For each disorder, the number of independent cases (bars) studied is shown alongside information about the nature of the disorder: familial disorders (category 1, light green triangles), severe single-generation disorders suspected to be caused by de novo or recessive mutations (category 2, dark green), unrelated sporadic disorders (category 3, light blue) and extreme cases of common complex diseases (category 4, dark blue). The proportion of cases with each outcome class A-E is also shown (see Online Methods): pathogenic variant in novel gene for disorder (A, red circles), pathogenic variant in gene for related disorder (B, brown), pathogenic variant in known gene for disorder (C, pink), candidate pathogenic variant with validation studies underway (D, orange) and no single candidate variant, or negative results for validation of top candidate/s (blue). Size of points proportional to outcome fraction. Disorders are ranked by fraction of cases with confirmed pathogenic variants (class A to C).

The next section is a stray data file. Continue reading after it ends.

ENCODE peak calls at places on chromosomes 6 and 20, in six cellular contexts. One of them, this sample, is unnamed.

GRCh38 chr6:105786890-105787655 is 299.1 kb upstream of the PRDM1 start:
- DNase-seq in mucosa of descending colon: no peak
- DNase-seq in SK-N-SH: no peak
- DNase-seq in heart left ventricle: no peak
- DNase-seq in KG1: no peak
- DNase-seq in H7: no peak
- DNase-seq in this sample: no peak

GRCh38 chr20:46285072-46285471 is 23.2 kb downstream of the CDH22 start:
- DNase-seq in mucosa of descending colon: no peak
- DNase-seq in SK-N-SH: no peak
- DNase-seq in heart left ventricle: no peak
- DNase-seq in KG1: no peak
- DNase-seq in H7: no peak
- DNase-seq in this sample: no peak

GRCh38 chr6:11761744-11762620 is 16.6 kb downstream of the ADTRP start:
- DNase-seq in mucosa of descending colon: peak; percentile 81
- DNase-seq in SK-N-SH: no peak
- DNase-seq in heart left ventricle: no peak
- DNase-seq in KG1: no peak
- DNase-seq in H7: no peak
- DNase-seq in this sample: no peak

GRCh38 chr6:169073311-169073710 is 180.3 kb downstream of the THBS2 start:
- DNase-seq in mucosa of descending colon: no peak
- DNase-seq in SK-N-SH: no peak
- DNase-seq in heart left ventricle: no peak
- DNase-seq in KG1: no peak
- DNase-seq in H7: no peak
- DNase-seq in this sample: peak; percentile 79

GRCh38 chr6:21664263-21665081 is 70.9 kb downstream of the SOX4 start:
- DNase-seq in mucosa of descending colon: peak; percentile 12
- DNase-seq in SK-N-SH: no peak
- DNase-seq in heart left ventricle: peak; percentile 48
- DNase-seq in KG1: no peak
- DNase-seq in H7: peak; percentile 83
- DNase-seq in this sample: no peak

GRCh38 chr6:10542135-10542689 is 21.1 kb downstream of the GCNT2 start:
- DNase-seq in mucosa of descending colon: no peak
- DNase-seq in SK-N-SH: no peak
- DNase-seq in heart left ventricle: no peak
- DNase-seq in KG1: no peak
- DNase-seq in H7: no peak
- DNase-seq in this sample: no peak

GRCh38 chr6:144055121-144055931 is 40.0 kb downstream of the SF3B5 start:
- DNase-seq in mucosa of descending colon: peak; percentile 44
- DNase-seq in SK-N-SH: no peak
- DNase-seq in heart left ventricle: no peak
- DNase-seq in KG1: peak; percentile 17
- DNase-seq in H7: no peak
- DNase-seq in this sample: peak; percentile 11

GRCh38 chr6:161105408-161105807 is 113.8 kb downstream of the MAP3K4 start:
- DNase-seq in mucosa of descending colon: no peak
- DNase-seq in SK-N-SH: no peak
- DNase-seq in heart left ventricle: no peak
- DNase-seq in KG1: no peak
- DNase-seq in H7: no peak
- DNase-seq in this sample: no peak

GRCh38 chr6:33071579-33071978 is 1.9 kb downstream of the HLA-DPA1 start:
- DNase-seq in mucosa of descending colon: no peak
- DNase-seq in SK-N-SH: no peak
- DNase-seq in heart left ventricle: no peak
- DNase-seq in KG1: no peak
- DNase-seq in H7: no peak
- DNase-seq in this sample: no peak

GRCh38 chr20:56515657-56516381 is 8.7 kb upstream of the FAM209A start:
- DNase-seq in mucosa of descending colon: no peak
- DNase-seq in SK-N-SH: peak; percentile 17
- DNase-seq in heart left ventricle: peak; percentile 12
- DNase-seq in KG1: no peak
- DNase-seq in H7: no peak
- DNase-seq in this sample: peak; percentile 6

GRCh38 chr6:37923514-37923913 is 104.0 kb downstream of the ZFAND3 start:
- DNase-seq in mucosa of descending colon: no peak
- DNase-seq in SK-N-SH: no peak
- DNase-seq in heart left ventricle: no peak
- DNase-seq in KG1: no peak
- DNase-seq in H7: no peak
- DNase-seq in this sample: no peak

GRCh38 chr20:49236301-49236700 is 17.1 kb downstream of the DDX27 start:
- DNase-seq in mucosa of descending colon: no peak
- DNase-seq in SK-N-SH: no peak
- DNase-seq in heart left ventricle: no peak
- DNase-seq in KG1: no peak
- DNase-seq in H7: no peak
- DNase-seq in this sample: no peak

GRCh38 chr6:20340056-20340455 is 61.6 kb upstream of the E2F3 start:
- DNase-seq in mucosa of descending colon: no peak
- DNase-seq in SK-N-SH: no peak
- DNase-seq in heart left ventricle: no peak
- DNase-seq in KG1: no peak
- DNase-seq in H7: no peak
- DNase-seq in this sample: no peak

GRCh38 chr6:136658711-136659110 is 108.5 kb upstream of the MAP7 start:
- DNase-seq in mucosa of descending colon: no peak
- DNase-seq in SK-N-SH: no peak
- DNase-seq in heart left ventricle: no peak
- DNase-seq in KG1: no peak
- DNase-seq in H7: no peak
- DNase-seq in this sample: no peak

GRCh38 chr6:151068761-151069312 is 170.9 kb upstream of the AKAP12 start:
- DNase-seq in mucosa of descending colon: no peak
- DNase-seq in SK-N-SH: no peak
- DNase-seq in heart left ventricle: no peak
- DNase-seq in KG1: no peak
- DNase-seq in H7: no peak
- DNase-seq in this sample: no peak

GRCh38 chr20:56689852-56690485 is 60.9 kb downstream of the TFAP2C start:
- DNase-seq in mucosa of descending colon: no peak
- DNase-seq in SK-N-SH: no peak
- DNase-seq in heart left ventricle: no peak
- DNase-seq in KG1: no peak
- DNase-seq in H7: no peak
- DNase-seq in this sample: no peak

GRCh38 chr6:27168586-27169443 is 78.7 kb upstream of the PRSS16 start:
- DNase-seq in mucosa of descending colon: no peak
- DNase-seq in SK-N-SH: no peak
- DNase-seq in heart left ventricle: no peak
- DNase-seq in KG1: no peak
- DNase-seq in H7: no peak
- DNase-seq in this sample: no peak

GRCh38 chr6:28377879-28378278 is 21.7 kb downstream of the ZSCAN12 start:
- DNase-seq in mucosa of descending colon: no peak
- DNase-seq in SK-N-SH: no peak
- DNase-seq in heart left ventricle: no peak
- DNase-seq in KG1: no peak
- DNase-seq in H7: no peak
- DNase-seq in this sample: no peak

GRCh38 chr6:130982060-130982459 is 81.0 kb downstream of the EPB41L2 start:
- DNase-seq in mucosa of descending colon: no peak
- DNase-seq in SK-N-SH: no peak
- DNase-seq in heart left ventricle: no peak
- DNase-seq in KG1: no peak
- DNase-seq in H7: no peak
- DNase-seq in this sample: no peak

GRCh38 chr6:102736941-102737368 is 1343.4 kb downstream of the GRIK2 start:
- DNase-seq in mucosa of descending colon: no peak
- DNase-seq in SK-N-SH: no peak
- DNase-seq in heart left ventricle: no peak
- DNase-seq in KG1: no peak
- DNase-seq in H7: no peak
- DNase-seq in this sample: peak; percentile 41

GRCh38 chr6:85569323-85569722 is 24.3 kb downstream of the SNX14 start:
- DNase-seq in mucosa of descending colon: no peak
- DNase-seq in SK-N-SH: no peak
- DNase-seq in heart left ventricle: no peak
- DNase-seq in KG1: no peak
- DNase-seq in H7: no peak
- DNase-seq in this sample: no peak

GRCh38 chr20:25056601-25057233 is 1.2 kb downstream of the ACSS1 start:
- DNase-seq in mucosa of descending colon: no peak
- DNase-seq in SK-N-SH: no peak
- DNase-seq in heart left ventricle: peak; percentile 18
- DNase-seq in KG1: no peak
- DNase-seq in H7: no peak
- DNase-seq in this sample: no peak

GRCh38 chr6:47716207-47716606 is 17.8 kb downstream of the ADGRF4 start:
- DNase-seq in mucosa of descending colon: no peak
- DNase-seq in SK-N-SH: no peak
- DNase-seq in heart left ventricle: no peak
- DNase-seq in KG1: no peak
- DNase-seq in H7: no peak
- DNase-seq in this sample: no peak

Figure 2
Figure 2. The burden of variants of unknown significance
(a) Histograms of the number of previously unreported coding variants at conserved positions in different sets of candidate gene (Tiers 1, 1+2 and 1+2+3 for columns left to right) for early-onset epilepsy, under different inheritance models, across 216 WGS500 samples. (b) Histogram of the number of previously unreported coding variants at conserved positions in known X-linked mental retardation genes (XLMR), for the 99 male WGS500 samples. The candidate genes were chosen by high-throughput searches (Online Methods). Sample identifiers indicate individuals with the disorder in question. Sample names in green text indicate that the variant is not likely to be pathogenic (since it does not fit a plausible inheritance model or is less functionally compelling than another candidate); blue text indicates that the variant is thought to be causal (see Supplementary Table 6). OTH: Ohtahara syndrome; EOE: nonsyndromic early onset epilepsy; MR: mental retardation. See Supplementary Fig. 4 for the analysis of craniosynostosis.